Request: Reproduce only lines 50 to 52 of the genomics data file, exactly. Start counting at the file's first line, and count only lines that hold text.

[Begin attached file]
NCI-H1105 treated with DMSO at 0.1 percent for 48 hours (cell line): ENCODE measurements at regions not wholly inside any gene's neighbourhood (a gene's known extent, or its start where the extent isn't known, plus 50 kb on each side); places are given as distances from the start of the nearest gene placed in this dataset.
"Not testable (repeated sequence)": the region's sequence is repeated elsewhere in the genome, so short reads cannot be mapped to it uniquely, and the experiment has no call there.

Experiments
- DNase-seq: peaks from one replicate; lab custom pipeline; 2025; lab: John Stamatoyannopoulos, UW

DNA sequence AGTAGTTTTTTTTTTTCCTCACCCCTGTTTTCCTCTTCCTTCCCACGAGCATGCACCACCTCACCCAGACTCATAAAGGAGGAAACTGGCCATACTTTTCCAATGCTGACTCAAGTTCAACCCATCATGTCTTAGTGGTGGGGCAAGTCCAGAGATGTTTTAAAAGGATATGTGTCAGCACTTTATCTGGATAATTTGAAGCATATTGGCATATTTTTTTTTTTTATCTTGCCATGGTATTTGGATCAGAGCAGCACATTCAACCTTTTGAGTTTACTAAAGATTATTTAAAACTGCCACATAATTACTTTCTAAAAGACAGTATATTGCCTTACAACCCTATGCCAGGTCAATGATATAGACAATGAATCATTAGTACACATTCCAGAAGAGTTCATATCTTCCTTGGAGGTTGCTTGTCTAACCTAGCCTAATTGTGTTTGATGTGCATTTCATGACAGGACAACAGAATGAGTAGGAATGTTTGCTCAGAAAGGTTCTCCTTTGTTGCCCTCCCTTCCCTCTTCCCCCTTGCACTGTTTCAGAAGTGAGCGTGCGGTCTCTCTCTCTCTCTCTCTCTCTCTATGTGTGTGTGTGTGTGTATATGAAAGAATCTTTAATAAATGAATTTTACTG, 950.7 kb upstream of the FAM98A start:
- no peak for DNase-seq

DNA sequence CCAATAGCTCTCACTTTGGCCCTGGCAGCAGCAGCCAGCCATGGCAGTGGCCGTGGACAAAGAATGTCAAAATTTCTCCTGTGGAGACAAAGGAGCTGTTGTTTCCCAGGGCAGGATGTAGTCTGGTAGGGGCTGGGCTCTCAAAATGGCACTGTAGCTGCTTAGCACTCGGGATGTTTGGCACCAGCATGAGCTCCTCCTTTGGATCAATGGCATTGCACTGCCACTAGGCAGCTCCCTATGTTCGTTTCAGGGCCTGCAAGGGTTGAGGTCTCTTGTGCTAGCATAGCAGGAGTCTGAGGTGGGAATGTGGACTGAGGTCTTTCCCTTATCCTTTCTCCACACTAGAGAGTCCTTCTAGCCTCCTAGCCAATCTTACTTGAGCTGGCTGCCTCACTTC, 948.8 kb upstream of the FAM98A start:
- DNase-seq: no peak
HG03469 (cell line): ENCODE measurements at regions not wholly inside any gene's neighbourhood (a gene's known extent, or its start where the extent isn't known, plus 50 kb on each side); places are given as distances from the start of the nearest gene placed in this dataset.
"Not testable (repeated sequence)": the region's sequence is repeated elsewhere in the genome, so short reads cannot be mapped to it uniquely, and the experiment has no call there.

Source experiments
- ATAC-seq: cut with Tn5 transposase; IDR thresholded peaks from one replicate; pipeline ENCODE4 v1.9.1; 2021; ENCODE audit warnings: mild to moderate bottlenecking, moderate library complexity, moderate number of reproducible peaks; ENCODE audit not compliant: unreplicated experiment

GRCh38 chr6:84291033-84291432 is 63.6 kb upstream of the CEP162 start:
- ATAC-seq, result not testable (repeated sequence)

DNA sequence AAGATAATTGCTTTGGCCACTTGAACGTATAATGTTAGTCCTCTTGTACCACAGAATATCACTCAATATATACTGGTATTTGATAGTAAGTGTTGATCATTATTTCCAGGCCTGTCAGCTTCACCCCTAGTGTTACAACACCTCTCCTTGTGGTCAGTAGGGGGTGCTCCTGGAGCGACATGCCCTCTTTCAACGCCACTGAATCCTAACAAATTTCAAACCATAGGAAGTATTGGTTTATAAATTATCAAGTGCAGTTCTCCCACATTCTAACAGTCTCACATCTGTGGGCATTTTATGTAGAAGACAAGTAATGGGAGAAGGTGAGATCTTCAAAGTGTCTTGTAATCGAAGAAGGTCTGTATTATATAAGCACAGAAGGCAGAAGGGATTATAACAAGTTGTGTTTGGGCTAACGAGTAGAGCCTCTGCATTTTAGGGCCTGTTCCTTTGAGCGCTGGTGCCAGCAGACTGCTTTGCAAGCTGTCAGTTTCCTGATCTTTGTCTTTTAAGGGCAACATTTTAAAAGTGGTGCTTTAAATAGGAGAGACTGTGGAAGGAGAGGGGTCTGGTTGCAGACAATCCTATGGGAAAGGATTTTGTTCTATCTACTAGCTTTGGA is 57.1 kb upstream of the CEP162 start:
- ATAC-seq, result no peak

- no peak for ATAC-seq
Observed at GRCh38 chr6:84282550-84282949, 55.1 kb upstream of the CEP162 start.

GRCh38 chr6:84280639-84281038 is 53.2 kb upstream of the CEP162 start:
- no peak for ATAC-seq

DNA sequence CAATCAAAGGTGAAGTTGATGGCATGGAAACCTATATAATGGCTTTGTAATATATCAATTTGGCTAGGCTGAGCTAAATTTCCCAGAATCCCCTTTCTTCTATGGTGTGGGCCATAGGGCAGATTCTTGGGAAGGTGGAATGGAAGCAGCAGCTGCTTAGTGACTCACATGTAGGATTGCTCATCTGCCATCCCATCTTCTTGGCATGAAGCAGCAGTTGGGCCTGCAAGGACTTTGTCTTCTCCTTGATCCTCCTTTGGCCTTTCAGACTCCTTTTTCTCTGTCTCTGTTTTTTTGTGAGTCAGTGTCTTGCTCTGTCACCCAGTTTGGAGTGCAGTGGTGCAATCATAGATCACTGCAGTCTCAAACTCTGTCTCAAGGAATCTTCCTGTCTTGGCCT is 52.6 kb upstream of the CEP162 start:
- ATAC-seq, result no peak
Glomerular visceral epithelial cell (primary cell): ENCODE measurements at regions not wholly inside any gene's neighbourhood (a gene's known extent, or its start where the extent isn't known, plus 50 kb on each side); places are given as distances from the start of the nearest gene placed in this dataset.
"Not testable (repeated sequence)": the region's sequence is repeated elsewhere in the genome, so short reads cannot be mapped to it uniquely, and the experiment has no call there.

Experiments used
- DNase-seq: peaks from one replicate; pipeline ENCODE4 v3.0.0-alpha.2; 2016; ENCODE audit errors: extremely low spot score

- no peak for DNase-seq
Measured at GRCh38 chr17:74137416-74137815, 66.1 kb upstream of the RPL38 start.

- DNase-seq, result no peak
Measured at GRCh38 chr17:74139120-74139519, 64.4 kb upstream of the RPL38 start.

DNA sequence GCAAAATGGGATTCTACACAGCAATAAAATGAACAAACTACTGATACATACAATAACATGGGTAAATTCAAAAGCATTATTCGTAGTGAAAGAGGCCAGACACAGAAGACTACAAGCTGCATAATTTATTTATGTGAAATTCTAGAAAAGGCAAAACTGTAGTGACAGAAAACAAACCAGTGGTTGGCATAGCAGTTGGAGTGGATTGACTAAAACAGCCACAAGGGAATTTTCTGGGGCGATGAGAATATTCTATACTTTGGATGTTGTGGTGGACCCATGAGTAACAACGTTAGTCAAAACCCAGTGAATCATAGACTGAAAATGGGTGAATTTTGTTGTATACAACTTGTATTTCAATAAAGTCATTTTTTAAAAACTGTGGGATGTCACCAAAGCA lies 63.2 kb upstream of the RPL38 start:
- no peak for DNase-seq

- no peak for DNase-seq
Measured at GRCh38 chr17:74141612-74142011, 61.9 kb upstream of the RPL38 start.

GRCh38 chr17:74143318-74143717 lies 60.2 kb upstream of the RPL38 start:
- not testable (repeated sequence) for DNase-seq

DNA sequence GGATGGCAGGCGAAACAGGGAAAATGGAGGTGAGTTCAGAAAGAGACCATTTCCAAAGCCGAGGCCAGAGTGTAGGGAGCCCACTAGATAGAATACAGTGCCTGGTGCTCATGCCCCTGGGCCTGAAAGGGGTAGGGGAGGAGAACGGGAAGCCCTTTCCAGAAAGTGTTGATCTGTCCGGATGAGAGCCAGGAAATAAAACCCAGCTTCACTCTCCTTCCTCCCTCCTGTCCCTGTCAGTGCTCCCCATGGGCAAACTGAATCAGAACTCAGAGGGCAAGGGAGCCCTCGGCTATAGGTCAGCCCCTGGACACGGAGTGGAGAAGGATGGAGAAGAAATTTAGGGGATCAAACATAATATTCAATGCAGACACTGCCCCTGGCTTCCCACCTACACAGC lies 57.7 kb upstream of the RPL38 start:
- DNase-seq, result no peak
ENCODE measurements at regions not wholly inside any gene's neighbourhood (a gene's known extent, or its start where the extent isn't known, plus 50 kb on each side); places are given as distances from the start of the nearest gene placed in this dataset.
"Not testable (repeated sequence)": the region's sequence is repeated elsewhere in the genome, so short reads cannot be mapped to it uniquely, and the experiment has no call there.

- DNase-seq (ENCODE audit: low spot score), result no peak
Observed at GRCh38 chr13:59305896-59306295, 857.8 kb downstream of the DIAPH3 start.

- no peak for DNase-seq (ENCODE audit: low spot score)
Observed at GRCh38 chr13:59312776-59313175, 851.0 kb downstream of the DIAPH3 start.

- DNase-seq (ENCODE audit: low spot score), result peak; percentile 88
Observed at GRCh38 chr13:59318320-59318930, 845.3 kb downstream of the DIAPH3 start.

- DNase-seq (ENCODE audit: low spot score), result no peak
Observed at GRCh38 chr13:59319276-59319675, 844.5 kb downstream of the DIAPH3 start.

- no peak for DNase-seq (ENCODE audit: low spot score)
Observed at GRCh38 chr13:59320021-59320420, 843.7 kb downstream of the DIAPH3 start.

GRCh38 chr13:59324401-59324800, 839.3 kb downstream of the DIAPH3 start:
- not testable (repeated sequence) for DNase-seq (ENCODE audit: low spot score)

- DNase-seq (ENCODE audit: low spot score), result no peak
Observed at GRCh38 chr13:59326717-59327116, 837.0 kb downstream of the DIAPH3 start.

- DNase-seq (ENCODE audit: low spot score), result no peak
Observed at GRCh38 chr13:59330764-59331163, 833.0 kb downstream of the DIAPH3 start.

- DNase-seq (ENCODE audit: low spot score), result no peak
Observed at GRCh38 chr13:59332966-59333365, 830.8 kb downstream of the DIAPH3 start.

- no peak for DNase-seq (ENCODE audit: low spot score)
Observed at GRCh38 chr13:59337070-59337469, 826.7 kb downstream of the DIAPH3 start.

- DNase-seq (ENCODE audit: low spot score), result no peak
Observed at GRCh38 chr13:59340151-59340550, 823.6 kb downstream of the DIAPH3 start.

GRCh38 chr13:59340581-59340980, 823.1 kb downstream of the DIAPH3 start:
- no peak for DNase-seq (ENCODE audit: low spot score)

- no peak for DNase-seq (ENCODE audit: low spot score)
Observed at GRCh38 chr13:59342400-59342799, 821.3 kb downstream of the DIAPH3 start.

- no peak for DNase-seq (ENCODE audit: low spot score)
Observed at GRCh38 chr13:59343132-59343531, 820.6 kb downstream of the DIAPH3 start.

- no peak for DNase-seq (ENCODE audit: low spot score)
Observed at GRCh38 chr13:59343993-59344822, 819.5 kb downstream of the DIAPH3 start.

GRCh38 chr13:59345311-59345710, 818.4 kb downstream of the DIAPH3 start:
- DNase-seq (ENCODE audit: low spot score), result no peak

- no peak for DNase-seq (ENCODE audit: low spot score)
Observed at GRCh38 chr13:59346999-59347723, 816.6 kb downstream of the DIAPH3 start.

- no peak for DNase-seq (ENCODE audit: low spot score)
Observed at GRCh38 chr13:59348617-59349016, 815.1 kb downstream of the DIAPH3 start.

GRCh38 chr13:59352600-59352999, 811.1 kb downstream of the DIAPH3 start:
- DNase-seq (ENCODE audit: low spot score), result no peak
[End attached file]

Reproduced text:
Observed at GRCh38 chr13:59320021-59320420, 843.7 kb downstream of the DIAPH3 start.

GRCh38 chr13:59324401-59324800, 839.3 kb downstream of the DIAPH3 start:
- not testable (repeated sequence) for DNase-seq (ENCODE audit: low spot score)